Token Ring frames provide for a field to store the path information— removing the need for the bridges in the network to store this information. Workstations (or other source devices) begin sessions by sending an explorer packet into the network. This packet is flooded throughout the network, and each bridge will append routing information to the RIF of the packet. The first packet received by the destination will be returned with the populated RIF—providing step-by-step instructions for future packets. This mechanism not only provides for routing in a bridged environment, but also can provide limited load balancing because the first packet received likely took the shortest path with the least delay.

One of the negatives of source-route bridging is the mechanism that populates the RIF. This is provided by the explorer packet, which is the flood referred to in the previous paragraph. This packet is replicated to traverse every ring in the network for each new connection between two stations. On a large network, this may result in a substantial amount of multicast traffic, and many designers rely on proxy services to populate the RIF without the need to flood the network. Proxy explorer functions are provided on Cisco routers and operate by remembering previous RIF information—the first connection to a station still floods, but all subsequent connections from that ring can use the proxy information to provide the route.

The RIF is stored in the format ring-bridge-ring, where each ring and bridge is assigned a unique number. These numbers can augment troubleshooting since the administrator can look at the RIF to help find the troublesome component.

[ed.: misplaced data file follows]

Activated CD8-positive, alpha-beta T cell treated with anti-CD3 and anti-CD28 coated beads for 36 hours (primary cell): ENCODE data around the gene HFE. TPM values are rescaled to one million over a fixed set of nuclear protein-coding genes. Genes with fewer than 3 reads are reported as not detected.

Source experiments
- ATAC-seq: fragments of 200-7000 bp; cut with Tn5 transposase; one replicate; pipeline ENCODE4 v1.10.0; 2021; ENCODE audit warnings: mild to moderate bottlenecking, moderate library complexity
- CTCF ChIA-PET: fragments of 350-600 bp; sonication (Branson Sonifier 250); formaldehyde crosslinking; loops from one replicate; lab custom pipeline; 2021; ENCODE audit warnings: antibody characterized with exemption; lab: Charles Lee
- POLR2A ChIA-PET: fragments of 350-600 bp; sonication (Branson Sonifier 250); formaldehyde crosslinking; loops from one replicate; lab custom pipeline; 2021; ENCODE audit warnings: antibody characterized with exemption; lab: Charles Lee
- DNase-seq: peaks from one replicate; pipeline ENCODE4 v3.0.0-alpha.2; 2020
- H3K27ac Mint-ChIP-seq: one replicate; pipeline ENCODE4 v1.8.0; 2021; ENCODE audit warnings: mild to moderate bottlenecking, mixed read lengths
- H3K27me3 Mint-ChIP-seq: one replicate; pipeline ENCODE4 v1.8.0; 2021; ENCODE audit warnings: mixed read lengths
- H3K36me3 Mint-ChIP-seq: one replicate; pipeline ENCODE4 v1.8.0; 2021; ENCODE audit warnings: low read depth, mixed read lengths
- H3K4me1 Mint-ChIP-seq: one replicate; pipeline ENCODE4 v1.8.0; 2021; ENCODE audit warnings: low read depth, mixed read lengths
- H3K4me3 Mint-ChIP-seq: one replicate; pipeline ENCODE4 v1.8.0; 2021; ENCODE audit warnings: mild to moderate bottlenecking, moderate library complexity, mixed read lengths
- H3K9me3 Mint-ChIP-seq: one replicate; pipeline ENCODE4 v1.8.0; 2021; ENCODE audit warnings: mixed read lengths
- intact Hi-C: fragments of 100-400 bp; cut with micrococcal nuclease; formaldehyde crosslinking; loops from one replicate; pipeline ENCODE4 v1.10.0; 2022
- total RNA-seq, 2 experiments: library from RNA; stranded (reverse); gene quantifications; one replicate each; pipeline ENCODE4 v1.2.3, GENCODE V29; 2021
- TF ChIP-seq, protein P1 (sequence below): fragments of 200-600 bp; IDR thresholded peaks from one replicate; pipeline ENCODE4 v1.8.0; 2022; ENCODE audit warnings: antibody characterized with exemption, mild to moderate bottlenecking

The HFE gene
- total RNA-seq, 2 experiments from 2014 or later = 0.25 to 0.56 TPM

It is important to note that Ethernet and other protocols do not support the concept of a RIF. When transiting these topologies, the network will either encapsulate the frame or rely on transparent bridging.

Network Design with SDLC Tunneling

SDLC tunneling (STUN) provides for the encapsulation of SNA traffic in three different configurations. The first is called serial direct, wherein the serial ports on the router are directly connected to local controllers. The controllers then connect to terminals. The other two configurations, HDLC and TCP/IP, are considerably more advanced than serial direct.

HDLC (High-Level Data Link Control) encapsulation is used between routers and offers the best performance for traffic over a serial connection.

The third encapsulation method uses TCP/IP to provide a reliable connection between two routers. However, this requires a substantial amount of over-head in comparison. The trade-off is that local acknowledgements are available to the designer, when so configured. Local acknowledgements effectively trick the SNA connection into thinking that the destination is on the same ring—at least in terms of performance. This prevents session timeouts and disconnects due to congested or slow WAN links, and performance is increased because the end station can transmit before the destination receives and acknowledges the frame.

A common theme in the design of SNA networks is delay and latency. At a high level, SNA cannot tolerate substantial amounts of delay—delay that poses little difficulty for other protocols. The next sections of this chapter describe ways to merge complex networks with SNA.